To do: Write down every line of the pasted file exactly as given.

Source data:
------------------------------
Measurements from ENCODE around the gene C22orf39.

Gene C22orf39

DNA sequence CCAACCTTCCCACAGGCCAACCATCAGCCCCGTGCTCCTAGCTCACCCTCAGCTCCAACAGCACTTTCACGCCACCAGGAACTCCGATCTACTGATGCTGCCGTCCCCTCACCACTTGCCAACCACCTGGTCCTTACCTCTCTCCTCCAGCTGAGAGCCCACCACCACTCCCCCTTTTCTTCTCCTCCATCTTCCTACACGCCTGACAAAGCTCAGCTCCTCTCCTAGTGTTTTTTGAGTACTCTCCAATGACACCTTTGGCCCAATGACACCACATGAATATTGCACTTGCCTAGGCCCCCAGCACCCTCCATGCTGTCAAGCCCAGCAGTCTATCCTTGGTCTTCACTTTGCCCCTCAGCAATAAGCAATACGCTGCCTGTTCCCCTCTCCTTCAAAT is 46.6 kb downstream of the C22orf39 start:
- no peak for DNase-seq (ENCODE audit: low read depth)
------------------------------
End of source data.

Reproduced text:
Measurements from ENCODE around the gene C22orf39.

Gene C22orf39

DNA sequence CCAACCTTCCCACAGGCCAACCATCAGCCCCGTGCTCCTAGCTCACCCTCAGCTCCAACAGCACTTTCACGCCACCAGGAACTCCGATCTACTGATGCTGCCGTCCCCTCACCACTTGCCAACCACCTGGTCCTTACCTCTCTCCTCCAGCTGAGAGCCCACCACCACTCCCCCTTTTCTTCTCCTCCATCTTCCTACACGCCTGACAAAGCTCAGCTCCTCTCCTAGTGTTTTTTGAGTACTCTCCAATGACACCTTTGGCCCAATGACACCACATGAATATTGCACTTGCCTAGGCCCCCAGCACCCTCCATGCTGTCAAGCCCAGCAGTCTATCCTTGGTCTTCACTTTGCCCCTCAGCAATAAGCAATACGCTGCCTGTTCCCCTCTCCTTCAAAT is 46.6 kb downstream of the C22orf39 start:
- no peak for DNase-seq (ENCODE audit: low read depth)